Apart from this, it may be noted that the Amended Arbitration Act provides under section 2, that
“… that subject to an agreement to the contrary, the provisions of sections 9, 27 and clause (a) of sub-section (1) and sub-section (3) of section 37 shall also apply to international commercial arbitration, even if the place of arbitration is outside India, and an arbitral award made or to be made in such place is enforceable and recognised under the provisions of Part II of this Act.”.(Amendment effective from 23rd october 2015)”
Section 9 refers to the interim measures in which a Court can intervene. Section 27 refers to assistance of court for taking evidence and section 37(1)and 37 (3) refers to appeals.
In view of the above, in a virtual ODR process, the parties are free to declare a specific seat of arbitration or proceed with the implied seat as India.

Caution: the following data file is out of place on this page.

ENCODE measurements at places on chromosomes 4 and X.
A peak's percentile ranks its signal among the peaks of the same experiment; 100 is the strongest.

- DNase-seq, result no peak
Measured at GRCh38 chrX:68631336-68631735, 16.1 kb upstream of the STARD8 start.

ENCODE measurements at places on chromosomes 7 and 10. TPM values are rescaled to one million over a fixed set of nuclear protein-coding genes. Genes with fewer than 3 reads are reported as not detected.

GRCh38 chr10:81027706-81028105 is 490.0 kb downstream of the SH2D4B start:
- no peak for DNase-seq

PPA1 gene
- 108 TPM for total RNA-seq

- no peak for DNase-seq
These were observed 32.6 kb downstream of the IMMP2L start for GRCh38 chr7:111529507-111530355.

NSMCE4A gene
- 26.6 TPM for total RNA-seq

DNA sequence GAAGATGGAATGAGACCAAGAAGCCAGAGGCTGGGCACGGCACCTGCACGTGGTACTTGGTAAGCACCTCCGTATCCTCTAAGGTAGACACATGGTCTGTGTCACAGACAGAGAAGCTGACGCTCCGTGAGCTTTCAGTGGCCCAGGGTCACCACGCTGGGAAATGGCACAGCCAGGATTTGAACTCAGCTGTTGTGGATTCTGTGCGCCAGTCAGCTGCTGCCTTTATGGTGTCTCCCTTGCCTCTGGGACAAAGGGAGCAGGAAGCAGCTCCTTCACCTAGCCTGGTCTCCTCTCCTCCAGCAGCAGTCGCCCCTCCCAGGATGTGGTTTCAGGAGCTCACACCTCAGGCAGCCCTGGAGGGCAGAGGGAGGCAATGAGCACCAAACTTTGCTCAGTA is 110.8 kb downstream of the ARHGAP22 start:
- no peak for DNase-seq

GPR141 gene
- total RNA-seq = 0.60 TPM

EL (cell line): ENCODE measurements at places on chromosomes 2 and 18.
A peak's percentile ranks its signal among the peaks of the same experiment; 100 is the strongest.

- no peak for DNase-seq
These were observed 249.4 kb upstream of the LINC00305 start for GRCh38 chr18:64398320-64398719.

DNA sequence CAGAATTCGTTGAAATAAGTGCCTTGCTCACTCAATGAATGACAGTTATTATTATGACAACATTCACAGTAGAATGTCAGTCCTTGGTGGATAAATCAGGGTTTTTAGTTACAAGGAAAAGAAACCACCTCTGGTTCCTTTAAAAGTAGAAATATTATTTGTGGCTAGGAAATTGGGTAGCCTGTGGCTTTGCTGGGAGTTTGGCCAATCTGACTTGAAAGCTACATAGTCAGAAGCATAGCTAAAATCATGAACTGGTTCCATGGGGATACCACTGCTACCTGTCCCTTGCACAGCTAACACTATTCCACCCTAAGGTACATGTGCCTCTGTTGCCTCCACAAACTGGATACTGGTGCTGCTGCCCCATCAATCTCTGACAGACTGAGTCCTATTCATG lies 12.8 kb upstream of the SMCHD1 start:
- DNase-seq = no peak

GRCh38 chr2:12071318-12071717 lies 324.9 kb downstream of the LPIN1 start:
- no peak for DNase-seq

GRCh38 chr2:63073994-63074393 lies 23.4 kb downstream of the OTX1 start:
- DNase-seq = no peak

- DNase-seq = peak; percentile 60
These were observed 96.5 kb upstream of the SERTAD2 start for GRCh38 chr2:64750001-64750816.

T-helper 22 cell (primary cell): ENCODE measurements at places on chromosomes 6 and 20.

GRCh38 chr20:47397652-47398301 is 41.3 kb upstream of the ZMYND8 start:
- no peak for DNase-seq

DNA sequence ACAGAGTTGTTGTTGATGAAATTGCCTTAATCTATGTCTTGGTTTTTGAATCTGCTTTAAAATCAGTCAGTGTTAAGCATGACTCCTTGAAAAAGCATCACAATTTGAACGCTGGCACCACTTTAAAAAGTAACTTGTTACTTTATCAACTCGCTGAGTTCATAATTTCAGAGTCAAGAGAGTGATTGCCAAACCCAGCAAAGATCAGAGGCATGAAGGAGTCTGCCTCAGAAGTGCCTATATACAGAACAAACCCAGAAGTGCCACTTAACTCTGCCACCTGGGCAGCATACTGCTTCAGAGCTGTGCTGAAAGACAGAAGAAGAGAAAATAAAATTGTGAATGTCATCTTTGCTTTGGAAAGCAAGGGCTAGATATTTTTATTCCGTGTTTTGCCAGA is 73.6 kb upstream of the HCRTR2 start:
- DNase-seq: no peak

Virtual ODR process of Odrglobal.in also makes use of rendering a recording of the arbitration proceedings with a certification under Section 65B of Indian Evidence Act. In Indian Courts this should have automatic admissibility though in other countries it is open to the Court to admit it as submitted or ask for further affidavit etc.
Odrglobal.in however suggests that the “Arbitration Clause may itself be used to define the seat of arbitration if the virtual ODR facility is used”.
Since the Cyber space will be just another venue, parties are also free to use Virtual ODR of odrglobal.in for some hearings and physical hearings for some others. This will not adversely affect the validity of the proceedings.
Once the UNCITRAL Model Law on ODR is released in its final recommendatory form, ODRGLOBAL will be considered as an “ODR Administrator” and subject to the following of the prescriptions of the model law (Which Odrglobal.in is already following in substantive measure) and hence even in international arbitrations, the use of cyber space will become acceptable.
I suppose this clears the concerns that some may have on the use of Virtual ODR.